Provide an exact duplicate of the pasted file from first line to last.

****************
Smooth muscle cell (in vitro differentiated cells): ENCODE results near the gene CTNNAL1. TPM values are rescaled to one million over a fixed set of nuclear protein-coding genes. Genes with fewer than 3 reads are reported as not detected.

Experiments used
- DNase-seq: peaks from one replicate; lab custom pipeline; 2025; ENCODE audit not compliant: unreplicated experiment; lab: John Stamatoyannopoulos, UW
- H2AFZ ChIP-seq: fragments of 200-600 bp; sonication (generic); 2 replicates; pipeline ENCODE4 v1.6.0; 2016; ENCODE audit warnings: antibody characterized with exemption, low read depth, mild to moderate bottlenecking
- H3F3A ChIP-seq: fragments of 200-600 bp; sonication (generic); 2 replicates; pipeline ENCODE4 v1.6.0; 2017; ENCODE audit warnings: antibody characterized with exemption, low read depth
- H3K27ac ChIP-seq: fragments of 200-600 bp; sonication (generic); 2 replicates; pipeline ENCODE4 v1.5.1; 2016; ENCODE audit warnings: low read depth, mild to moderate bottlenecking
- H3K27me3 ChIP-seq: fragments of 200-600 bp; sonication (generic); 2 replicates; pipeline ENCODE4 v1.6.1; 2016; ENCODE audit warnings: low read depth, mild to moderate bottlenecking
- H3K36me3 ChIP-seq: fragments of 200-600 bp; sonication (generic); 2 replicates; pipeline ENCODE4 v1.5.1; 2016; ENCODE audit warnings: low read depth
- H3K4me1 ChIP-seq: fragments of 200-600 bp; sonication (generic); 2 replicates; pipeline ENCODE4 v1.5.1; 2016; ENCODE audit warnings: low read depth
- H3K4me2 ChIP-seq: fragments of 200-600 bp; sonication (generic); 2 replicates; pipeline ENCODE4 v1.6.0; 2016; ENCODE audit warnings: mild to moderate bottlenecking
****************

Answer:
Smooth muscle cell (in vitro differentiated cells): ENCODE results near the gene CTNNAL1. TPM values are rescaled to one million over a fixed set of nuclear protein-coding genes. Genes with fewer than 3 reads are reported as not detected.

Experiments used
- DNase-seq: peaks from one replicate; lab custom pipeline; 2025; ENCODE audit not compliant: unreplicated experiment; lab: John Stamatoyannopoulos, UW
- H2AFZ ChIP-seq: fragments of 200-600 bp; sonication (generic); 2 replicates; pipeline ENCODE4 v1.6.0; 2016; ENCODE audit warnings: antibody characterized with exemption, low read depth, mild to moderate bottlenecking
- H3F3A ChIP-seq: fragments of 200-600 bp; sonication (generic); 2 replicates; pipeline ENCODE4 v1.6.0; 2017; ENCODE audit warnings: antibody characterized with exemption, low read depth
- H3K27ac ChIP-seq: fragments of 200-600 bp; sonication (generic); 2 replicates; pipeline ENCODE4 v1.5.1; 2016; ENCODE audit warnings: low read depth, mild to moderate bottlenecking
- H3K27me3 ChIP-seq: fragments of 200-600 bp; sonication (generic); 2 replicates; pipeline ENCODE4 v1.6.1; 2016; ENCODE audit warnings: low read depth, mild to moderate bottlenecking
- H3K36me3 ChIP-seq: fragments of 200-600 bp; sonication (generic); 2 replicates; pipeline ENCODE4 v1.5.1; 2016; ENCODE audit warnings: low read depth
- H3K4me1 ChIP-seq: fragments of 200-600 bp; sonication (generic); 2 replicates; pipeline ENCODE4 v1.5.1; 2016; ENCODE audit warnings: low read depth
- H3K4me2 ChIP-seq: fragments of 200-600 bp; sonication (generic); 2 replicates; pipeline ENCODE4 v1.6.0; 2016; ENCODE audit warnings: mild to moderate bottlenecking